During the COVID-19 pandemic, children have found themselves learning from home.
At first, this probably seemed quite the dream, but then after a while, the reality of the situation set in. Your children are missing out on a lot during the pandemic; they’re missing their friends, quality of education, and they’re missing the camaraderie that comes from being in a classroom with students and a teacher.
Of course, learning from home still means that your child is getting an education, but it’s certainly not the preferable option here. Motivation can be a huge issue. Motivating your child to work and learn in a room that they usually eat dinner in or play with their toys in can be very distracting and in some cases, it can cause them to not be able to concentrate or take in what you’re trying to teach them.
There’s no denying that home schooling is also very stressful for parents too. You’re not a teacher and suddenly you’ve been taxed with the role of being a teacher and motivator to your child. It’s also possible that your child doesn’t take you seriously as a teacher at first, and that in itself is a huge challenge.
With all of this in mind, let’s look at a few tips to help enhance your child’s at-home education.
It’s important to have a routine, as much as possible. When children are in the classroom, they’re in a routine. Their teacher does certain things with them at certain times, and that’s because it helps children feel secure and safe, and that they’re far more likely to focus and learn in that situation.
When home schooling, set a routine of getting up at the same time, having breakfast, your children getting dressed for school, and have set time slots for certain lessons. Don’t forget play times too – these are important for breaks and to ensure that your children soak up the knowledge you’re trying to impart upon them.
If you notice that your child is struggling to focus, mix up the routine just a little. Don’t change it wildly, but do add a little flexibility into proceedings. This will ensure that they stay entertained whilst learning and they don’t accidentally “switch off”.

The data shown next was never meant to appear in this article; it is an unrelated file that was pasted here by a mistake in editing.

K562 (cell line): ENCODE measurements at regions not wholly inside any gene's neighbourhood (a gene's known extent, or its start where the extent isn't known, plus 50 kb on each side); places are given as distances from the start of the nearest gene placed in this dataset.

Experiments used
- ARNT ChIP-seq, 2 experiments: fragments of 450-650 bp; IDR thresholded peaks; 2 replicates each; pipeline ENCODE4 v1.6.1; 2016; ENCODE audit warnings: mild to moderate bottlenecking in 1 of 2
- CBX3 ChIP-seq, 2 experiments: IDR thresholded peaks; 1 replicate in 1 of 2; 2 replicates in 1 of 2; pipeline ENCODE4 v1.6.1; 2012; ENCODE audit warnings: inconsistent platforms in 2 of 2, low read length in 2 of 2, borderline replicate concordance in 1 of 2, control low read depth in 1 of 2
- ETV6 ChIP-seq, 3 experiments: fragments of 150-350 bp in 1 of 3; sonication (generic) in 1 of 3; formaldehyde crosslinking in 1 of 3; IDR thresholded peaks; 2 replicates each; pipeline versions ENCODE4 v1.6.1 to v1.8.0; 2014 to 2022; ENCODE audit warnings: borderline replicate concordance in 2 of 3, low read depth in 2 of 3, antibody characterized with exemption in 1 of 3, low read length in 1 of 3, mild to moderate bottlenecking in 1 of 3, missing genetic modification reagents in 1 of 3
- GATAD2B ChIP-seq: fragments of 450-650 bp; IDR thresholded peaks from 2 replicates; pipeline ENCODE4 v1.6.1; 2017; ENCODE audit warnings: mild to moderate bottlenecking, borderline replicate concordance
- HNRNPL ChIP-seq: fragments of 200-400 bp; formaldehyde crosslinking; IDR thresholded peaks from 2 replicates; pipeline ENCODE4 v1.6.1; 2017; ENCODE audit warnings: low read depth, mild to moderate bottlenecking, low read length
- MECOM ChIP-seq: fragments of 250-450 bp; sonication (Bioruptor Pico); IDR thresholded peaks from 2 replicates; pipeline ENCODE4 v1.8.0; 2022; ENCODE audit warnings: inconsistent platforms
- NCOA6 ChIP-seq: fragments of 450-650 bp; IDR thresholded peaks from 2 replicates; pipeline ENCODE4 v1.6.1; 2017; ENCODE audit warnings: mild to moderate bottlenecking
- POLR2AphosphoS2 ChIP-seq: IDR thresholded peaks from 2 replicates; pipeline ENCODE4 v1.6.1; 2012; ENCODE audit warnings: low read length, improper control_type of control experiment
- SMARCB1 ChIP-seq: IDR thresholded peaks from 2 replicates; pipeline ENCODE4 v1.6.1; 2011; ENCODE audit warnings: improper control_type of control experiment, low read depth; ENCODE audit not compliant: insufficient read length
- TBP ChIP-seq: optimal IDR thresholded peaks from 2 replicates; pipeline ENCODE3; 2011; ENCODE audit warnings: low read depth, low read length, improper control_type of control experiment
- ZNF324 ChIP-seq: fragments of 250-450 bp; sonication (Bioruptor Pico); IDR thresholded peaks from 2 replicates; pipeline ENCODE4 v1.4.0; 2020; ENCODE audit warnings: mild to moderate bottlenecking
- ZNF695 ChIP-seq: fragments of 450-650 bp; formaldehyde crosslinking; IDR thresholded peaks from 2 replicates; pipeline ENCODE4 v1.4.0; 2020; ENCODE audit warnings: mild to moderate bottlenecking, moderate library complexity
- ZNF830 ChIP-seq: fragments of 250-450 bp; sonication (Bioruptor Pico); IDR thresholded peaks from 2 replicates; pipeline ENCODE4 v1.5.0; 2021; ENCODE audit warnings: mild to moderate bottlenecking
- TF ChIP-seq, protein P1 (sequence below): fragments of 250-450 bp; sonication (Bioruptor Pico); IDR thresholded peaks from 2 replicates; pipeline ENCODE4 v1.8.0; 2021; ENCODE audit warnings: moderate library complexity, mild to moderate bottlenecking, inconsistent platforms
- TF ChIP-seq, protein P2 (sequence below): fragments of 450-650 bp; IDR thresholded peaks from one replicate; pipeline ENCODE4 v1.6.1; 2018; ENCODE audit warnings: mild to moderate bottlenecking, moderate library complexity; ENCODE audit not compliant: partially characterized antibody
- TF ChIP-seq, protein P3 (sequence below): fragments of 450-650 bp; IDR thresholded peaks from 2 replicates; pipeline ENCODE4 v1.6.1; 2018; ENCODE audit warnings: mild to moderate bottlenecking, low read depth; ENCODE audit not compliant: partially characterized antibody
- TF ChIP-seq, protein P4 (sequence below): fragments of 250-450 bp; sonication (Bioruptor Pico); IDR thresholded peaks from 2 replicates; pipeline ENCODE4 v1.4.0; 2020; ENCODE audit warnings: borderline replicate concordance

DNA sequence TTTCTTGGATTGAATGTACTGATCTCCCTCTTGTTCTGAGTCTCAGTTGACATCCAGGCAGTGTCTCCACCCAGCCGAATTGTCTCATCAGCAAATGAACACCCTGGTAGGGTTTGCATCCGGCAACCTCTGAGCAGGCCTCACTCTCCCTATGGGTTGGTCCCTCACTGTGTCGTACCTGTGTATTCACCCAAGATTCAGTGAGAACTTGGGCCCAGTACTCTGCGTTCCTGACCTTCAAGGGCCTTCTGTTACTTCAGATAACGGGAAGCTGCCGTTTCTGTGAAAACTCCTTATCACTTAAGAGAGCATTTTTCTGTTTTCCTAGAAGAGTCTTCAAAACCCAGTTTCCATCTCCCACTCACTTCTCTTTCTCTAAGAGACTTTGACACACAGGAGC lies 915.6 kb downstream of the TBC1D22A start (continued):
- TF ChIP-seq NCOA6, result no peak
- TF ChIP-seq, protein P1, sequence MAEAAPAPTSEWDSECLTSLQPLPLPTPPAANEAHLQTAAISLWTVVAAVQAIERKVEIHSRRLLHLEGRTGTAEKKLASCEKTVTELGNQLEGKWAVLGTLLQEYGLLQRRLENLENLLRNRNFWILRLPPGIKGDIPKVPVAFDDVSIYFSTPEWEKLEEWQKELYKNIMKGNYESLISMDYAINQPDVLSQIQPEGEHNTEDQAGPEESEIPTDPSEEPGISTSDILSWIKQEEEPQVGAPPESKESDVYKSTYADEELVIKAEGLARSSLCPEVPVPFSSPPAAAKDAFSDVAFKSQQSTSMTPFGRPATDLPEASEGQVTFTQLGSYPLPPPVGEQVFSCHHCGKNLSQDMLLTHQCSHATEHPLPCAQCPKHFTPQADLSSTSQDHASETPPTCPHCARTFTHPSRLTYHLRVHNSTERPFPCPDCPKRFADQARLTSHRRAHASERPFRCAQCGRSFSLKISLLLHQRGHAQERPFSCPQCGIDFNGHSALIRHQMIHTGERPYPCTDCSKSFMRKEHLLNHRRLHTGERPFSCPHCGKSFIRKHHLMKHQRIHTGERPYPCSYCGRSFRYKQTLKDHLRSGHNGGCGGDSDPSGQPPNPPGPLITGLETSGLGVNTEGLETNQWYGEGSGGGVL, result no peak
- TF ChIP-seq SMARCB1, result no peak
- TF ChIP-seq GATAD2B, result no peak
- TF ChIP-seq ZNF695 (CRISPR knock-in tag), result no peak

Your child knows that you are not their teacher and they don’t see you in that role. You are their caregiver and as such, they may find it hard to switch between positions. Encourage your child to talk to you about how they’re feeling when it comes to their education.
It’s also very important to avoid becoming stressed. It’s easy to do so, because as mentioned before, you’re not a teacher and you’ve been thrown into that role. However, a stressed reaction isn’t going to help your children to feel calm and isn’t going to engage them in their lessons. Avoid stress and instead talk in an age appropriate and constructive way. It’s important that your child feels they can talk to you about anything they don’t understand or if they’re struggling with a particular aspect of a subject.
You might think that having one long lesson will get the job done for both of you and free you up to carry on with the day, but that’s not the optimal way for your child to learn. It’s far better to have short lessons and if you need to build up, add ten minute increments. Start off with half an hour and build up to around 45 minutes or an hour, if your child’s concentration is working well.
In addition, make sure you switch up educational measures, such as online games and apps, videos, and songs, etc. If you stick to just theory-based work, your child is quickly going to become bored. However, if you’re using anything online-related, make sure that your child is protected at all times and that you use child safety measures.
You can easily stay in touch with your child’s teacher or school generally and ask for advice. Schools know that parents are under a lot of stress and pressure right now and nobody expects you to handle everything alone. Don’t be afraid to seek guidance and ask for tips. It’s also likely that friends with children are also feeling the same pressure, so seek support together and swap tips.